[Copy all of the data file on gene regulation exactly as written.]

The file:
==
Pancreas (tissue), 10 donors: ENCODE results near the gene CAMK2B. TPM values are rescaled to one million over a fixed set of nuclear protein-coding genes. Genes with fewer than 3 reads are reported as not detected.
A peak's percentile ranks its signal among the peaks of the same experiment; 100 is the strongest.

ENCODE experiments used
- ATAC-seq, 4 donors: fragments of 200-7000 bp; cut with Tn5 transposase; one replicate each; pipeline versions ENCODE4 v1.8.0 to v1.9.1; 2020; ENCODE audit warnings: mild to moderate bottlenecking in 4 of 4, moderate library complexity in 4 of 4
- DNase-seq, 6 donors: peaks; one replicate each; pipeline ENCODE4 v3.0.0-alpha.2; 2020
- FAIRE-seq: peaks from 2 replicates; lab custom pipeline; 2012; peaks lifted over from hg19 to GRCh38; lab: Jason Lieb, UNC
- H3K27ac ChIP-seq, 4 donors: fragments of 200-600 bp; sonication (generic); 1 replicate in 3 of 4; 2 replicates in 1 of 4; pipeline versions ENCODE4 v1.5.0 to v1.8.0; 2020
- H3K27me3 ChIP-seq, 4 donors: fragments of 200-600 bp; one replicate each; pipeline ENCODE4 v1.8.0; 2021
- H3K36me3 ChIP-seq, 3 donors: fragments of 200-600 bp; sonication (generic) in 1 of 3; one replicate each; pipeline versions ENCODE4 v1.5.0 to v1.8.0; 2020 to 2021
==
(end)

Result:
Pancreas (tissue), 10 donors: ENCODE results near the gene CAMK2B. TPM values are rescaled to one million over a fixed set of nuclear protein-coding genes. Genes with fewer than 3 reads are reported as not detected.
A peak's percentile ranks its signal among the peaks of the same experiment; 100 is the strongest.

ENCODE experiments used
- ATAC-seq, 4 donors: fragments of 200-7000 bp; cut with Tn5 transposase; one replicate each; pipeline versions ENCODE4 v1.8.0 to v1.9.1; 2020; ENCODE audit warnings: mild to moderate bottlenecking in 4 of 4, moderate library complexity in 4 of 4
- DNase-seq, 6 donors: peaks; one replicate each; pipeline ENCODE4 v3.0.0-alpha.2; 2020
- FAIRE-seq: peaks from 2 replicates; lab custom pipeline; 2012; peaks lifted over from hg19 to GRCh38; lab: Jason Lieb, UNC
- H3K27ac ChIP-seq, 4 donors: fragments of 200-600 bp; sonication (generic); 1 replicate in 3 of 4; 2 replicates in 1 of 4; pipeline versions ENCODE4 v1.5.0 to v1.8.0; 2020
- H3K27me3 ChIP-seq, 4 donors: fragments of 200-600 bp; one replicate each; pipeline ENCODE4 v1.8.0; 2021
- H3K36me3 ChIP-seq, 3 donors: fragments of 200-600 bp; sonication (generic) in 1 of 3; one replicate each; pipeline versions ENCODE4 v1.5.0 to v1.8.0; 2020 to 2021